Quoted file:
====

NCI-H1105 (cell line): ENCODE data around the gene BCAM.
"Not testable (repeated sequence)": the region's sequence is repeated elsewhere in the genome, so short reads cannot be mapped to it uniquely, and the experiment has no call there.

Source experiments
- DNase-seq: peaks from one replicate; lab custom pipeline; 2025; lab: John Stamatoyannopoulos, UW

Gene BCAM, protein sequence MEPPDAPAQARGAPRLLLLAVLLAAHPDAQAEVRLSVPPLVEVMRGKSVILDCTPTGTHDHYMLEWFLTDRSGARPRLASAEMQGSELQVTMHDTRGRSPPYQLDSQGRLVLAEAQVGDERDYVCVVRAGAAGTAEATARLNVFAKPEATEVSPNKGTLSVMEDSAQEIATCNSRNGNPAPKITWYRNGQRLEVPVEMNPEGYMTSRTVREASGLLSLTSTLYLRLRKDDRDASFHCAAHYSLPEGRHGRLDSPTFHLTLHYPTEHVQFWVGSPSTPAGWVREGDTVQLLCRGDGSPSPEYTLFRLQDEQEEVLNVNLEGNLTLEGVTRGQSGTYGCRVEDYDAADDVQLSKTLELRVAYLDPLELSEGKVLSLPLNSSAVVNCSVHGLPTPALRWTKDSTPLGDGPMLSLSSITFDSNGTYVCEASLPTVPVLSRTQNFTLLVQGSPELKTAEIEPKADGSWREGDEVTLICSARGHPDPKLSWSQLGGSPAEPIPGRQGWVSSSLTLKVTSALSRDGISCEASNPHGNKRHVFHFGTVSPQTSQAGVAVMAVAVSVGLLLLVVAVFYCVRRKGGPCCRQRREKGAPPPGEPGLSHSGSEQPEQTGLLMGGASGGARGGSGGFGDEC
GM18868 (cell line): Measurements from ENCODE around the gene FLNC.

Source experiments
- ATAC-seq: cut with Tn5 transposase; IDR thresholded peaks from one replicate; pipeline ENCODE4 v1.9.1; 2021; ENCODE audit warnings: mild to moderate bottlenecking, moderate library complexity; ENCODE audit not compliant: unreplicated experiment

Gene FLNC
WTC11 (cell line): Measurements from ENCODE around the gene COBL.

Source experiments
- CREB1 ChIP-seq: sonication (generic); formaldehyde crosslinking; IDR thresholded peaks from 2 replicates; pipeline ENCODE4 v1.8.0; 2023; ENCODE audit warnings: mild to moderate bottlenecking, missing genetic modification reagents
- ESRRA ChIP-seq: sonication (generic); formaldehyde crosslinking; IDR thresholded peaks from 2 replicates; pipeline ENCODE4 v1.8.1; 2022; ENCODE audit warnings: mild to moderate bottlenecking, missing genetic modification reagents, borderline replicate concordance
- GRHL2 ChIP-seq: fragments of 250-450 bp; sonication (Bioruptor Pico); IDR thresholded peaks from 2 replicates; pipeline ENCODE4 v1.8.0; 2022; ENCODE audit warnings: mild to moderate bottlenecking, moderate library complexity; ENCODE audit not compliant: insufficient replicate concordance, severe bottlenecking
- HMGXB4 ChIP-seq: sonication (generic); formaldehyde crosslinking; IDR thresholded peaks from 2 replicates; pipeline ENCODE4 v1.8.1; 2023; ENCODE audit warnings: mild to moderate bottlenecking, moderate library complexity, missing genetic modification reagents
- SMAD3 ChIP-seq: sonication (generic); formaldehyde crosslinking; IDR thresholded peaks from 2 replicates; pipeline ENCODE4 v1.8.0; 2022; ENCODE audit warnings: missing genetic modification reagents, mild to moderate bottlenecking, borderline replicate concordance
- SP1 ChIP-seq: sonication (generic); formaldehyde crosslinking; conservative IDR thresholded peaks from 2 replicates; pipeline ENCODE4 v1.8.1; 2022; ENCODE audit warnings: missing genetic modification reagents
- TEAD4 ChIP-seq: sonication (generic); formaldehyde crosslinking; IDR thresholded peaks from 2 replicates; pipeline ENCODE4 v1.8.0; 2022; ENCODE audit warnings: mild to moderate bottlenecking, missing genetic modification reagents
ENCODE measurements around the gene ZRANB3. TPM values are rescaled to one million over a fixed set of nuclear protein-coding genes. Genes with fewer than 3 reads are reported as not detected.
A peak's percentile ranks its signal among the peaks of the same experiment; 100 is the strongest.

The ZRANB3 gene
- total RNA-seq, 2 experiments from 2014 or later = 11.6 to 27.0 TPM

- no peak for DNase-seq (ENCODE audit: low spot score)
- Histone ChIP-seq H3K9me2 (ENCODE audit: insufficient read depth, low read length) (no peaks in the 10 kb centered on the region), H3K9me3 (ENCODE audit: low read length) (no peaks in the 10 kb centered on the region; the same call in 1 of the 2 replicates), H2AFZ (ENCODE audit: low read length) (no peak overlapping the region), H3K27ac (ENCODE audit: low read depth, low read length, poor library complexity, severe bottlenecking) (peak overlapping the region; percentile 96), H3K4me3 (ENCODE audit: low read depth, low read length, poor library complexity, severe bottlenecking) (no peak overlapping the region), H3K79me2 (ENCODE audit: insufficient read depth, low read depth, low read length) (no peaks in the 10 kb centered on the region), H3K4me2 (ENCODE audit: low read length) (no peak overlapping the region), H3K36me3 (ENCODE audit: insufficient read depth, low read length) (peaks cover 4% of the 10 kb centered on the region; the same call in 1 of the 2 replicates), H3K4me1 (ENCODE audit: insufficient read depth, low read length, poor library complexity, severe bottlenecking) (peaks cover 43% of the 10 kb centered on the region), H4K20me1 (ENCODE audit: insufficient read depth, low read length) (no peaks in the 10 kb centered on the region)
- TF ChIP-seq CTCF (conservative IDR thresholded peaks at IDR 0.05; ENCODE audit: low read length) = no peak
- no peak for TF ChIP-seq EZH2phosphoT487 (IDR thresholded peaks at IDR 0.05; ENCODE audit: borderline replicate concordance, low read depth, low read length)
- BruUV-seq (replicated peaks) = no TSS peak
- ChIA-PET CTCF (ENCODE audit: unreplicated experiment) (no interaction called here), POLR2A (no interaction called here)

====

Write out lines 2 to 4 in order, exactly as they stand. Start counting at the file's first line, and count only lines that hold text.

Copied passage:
"Not testable (repeated sequence)": the region's sequence is repeated elsewhere in the genome, so short reads cannot be mapped to it uniquely, and the experiment has no call there.

Source experiments
- DNase-seq: peaks from one replicate; lab custom pipeline; 2025; lab: John Stamatoyannopoulos, UW